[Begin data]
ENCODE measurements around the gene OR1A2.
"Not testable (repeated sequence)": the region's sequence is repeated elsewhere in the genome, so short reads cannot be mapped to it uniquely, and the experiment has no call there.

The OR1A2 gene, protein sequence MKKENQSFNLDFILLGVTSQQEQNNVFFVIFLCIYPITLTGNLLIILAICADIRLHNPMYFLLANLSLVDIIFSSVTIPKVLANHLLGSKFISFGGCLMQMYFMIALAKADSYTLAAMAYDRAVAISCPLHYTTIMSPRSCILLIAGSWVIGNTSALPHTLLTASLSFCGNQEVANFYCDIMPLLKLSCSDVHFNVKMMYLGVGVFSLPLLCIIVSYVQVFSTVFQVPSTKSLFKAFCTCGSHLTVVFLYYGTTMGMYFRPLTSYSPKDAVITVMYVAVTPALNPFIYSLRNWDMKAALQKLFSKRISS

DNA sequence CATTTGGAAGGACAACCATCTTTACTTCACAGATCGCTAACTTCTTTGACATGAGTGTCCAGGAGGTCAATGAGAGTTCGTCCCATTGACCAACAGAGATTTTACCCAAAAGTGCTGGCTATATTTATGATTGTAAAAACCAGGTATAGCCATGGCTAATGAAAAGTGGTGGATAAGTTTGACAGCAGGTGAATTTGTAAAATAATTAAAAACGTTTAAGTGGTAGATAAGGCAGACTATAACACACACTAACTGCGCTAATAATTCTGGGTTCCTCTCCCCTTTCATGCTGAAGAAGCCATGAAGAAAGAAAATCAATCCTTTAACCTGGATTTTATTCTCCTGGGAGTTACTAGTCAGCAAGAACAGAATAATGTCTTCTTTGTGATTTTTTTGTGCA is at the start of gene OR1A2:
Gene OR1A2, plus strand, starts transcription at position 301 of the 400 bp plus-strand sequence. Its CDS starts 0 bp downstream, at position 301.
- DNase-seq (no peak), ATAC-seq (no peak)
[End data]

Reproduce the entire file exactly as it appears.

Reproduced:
ENCODE measurements around the gene OR1A2.
"Not testable (repeated sequence)": the region's sequence is repeated elsewhere in the genome, so short reads cannot be mapped to it uniquely, and the experiment has no call there.

The OR1A2 gene, protein sequence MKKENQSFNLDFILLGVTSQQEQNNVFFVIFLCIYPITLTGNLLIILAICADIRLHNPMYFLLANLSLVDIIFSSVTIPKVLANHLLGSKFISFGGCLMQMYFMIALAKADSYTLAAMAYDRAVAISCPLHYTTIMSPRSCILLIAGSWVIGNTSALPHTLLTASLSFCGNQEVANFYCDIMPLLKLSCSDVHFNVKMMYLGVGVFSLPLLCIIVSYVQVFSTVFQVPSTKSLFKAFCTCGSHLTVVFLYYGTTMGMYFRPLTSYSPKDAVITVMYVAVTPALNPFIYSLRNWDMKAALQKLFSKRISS

DNA sequence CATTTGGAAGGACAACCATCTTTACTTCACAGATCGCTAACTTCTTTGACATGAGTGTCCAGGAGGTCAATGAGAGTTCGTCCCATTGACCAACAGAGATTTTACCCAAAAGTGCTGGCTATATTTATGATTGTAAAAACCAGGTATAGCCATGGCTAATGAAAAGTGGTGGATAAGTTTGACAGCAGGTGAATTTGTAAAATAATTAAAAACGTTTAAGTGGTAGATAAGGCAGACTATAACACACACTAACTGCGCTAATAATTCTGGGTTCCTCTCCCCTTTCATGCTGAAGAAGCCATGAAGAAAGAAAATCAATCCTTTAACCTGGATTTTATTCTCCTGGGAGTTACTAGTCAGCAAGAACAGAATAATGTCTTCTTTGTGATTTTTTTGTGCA is at the start of gene OR1A2:
Gene OR1A2, plus strand, starts transcription at position 301 of the 400 bp plus-strand sequence. Its CDS starts 0 bp downstream, at position 301.
- DNase-seq (no peak), ATAC-seq (no peak)